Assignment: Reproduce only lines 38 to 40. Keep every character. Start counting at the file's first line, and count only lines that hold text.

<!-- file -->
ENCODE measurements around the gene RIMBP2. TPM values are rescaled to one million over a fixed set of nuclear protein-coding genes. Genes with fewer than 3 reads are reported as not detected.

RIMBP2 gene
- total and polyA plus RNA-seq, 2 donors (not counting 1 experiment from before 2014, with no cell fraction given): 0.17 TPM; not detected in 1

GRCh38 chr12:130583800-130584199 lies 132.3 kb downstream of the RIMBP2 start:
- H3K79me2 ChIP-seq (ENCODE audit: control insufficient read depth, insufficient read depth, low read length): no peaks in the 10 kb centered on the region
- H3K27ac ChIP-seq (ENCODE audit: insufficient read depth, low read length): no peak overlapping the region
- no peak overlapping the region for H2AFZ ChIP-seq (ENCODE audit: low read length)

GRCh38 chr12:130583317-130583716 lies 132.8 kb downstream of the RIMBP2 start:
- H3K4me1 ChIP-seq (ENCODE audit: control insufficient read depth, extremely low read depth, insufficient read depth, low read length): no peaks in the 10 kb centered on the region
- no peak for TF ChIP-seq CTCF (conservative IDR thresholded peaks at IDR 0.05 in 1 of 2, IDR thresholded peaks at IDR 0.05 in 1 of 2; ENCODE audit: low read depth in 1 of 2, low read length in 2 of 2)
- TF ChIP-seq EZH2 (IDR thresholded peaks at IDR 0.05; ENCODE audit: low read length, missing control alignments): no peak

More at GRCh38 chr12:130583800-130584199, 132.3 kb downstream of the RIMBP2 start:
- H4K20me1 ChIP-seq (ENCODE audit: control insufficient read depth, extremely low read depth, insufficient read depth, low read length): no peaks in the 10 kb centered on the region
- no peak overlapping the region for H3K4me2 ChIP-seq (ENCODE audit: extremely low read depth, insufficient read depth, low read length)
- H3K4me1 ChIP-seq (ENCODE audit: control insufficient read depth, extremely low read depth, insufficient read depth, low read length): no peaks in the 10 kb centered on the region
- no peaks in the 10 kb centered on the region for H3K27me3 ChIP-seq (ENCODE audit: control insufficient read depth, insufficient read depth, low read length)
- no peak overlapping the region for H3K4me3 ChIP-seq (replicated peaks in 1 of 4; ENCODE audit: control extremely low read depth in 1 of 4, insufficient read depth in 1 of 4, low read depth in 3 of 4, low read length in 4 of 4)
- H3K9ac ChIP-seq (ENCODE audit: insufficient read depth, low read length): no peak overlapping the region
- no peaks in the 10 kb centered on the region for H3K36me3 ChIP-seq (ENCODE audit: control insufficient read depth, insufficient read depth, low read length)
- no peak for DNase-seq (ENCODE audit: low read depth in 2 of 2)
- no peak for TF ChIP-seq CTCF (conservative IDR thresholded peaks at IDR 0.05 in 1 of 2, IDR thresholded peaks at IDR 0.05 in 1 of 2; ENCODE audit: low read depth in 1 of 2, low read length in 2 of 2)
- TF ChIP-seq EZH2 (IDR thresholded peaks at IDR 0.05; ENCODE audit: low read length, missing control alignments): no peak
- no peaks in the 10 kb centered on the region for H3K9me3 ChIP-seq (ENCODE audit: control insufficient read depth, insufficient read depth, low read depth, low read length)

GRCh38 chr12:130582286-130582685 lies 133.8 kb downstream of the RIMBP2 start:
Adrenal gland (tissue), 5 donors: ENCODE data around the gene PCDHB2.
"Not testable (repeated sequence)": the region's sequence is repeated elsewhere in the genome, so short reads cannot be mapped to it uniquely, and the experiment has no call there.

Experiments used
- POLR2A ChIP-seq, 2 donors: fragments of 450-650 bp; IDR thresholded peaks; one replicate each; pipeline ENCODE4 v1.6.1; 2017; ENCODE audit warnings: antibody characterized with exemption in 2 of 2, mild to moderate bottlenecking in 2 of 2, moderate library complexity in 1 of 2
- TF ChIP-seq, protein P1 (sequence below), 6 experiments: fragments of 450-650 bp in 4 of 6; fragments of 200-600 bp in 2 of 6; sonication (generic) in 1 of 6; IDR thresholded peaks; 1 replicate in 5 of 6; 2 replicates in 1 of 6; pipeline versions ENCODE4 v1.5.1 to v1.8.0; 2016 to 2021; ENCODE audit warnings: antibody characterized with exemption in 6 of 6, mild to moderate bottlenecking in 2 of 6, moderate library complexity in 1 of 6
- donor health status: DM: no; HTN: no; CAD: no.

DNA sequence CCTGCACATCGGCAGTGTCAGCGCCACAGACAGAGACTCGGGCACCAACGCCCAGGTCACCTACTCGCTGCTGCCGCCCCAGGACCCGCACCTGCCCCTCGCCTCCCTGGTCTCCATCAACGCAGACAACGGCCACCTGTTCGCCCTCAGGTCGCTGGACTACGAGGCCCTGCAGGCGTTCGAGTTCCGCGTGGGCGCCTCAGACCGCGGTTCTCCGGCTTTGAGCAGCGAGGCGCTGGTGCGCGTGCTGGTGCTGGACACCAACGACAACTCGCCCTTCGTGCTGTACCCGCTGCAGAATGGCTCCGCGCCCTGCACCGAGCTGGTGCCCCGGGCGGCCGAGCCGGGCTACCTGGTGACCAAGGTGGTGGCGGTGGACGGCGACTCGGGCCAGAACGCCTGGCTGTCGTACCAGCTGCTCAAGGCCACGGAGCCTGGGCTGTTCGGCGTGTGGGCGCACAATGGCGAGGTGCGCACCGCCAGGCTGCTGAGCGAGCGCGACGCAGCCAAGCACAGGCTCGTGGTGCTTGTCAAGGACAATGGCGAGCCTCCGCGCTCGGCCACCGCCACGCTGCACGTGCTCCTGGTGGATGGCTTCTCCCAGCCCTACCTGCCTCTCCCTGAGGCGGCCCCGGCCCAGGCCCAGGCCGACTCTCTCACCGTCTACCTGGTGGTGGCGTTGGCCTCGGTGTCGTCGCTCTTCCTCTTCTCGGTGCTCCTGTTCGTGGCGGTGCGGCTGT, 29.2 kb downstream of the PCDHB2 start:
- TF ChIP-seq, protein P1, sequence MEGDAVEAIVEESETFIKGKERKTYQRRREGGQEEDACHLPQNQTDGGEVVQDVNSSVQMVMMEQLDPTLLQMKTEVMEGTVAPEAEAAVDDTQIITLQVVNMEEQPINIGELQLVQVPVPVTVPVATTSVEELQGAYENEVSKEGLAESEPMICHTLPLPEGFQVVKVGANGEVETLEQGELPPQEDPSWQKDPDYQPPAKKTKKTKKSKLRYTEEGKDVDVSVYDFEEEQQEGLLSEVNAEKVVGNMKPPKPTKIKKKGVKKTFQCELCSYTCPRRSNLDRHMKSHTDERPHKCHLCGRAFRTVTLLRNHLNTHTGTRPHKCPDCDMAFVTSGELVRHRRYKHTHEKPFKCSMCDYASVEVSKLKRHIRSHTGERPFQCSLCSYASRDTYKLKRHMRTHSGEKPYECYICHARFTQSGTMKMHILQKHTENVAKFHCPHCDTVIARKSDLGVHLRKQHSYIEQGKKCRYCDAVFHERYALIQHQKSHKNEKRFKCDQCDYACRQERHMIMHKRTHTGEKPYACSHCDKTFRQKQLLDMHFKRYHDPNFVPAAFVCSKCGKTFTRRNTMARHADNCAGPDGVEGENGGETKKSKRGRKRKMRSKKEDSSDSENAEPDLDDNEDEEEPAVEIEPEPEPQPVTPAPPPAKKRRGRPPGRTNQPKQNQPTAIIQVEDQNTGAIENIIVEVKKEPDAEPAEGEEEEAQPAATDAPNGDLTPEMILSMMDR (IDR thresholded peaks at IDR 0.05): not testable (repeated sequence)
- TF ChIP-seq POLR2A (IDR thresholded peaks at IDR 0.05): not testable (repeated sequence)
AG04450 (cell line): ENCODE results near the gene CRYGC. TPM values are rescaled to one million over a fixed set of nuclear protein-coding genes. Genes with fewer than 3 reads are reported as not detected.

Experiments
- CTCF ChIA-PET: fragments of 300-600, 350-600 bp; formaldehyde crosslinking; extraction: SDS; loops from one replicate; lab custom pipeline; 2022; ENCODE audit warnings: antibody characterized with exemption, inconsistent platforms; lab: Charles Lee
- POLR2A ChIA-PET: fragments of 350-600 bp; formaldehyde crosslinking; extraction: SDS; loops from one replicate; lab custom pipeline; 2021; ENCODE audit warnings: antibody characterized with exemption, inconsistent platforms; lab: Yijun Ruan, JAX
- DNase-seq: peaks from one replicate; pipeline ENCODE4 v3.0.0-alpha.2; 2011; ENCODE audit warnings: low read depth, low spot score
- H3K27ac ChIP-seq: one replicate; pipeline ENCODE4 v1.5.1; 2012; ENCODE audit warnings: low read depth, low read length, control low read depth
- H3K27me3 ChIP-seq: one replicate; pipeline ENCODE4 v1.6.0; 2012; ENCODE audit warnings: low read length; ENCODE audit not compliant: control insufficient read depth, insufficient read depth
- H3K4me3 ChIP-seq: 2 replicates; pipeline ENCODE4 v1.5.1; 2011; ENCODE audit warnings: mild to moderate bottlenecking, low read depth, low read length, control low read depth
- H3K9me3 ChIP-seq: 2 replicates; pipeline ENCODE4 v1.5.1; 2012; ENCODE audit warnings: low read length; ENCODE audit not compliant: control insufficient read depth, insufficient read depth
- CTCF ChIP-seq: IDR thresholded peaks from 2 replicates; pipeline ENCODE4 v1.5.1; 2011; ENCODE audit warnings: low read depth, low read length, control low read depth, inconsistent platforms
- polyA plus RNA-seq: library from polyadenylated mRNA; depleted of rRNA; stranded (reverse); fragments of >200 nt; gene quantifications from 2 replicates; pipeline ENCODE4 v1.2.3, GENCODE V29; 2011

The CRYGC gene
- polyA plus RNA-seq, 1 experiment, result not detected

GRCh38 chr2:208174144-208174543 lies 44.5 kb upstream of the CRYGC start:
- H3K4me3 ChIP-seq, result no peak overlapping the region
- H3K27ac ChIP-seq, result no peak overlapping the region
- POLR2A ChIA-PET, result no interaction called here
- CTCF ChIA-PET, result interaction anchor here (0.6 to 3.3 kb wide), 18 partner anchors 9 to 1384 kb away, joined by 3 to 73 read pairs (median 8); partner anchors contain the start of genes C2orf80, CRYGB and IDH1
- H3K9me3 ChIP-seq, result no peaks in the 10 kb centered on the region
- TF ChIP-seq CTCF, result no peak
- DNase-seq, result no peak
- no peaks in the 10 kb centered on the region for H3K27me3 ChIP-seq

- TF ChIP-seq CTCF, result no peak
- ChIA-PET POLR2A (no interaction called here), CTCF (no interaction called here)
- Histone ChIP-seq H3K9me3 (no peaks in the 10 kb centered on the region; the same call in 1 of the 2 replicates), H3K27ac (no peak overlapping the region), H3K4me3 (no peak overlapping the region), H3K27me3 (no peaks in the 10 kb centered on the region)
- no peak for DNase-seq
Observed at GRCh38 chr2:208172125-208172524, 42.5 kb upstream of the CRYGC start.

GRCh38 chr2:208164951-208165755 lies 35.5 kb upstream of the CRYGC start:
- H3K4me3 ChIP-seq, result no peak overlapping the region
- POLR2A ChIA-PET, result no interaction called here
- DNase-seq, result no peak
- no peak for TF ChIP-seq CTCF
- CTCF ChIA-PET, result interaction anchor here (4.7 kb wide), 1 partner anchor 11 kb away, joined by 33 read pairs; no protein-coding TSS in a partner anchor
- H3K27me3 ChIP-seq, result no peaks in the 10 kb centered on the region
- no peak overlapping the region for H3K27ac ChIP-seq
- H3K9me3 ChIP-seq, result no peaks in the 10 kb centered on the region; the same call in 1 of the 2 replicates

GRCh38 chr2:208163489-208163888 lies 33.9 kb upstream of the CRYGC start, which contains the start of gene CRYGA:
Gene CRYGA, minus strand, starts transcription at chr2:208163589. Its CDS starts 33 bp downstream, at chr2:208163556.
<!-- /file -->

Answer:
- DNase-seq: peaks from one replicate; pipeline ENCODE4 v3.0.0-alpha.2; 2011; ENCODE audit warnings: low read depth, low spot score
- H3K27ac ChIP-seq: one replicate; pipeline ENCODE4 v1.5.1; 2012; ENCODE audit warnings: low read depth, low read length, control low read depth
- H3K27me3 ChIP-seq: one replicate; pipeline ENCODE4 v1.6.0; 2012; ENCODE audit warnings: low read length; ENCODE audit not compliant: control insufficient read depth, insufficient read depth